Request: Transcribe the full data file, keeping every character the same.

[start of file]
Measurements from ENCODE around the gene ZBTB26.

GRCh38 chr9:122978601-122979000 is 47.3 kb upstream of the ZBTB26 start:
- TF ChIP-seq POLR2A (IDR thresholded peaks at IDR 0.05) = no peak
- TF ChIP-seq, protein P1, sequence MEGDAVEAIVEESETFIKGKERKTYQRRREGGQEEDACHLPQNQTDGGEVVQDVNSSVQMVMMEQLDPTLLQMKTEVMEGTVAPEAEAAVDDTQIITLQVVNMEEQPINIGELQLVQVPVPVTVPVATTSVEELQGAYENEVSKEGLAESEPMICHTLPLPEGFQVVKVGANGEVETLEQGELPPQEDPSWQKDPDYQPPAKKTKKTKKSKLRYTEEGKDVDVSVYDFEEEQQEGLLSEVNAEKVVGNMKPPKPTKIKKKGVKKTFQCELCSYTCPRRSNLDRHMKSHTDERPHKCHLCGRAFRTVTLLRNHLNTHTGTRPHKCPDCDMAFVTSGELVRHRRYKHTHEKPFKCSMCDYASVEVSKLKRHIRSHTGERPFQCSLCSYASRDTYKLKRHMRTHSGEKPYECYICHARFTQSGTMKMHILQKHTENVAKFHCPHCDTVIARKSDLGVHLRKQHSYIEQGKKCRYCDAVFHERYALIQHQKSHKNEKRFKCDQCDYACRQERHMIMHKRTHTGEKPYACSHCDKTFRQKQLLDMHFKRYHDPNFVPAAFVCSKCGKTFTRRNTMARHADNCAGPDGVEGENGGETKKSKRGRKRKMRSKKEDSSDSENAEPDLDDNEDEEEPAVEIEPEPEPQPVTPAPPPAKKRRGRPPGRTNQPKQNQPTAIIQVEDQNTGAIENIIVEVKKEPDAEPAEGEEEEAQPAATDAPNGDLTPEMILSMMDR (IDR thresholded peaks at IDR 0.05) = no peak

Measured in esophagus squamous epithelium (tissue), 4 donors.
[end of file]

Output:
Measurements from ENCODE around the gene ZBTB26.

GRCh38 chr9:122978601-122979000 is 47.3 kb upstream of the ZBTB26 start:
- TF ChIP-seq POLR2A (IDR thresholded peaks at IDR 0.05) = no peak
- TF ChIP-seq, protein P1, sequence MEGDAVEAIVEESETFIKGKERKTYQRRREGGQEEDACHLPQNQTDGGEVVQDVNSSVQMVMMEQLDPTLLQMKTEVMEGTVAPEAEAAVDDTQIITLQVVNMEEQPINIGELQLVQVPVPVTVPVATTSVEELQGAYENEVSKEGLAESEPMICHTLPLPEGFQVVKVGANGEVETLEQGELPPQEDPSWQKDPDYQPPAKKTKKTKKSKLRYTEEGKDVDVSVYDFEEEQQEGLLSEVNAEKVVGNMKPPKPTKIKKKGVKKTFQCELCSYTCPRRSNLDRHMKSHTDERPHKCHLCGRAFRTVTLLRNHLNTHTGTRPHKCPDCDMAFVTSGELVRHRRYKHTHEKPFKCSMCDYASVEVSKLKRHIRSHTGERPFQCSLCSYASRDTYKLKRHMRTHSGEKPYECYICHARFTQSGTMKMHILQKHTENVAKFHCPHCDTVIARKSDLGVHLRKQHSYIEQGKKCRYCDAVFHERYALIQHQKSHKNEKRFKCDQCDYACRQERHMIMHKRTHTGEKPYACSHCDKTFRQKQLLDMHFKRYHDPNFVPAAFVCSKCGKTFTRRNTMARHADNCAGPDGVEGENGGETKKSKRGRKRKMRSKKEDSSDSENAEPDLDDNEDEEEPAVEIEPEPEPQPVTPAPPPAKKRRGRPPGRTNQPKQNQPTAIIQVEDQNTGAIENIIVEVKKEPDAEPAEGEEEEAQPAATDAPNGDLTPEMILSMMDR (IDR thresholded peaks at IDR 0.05) = no peak

Measured in esophagus squamous epithelium (tissue), 4 donors.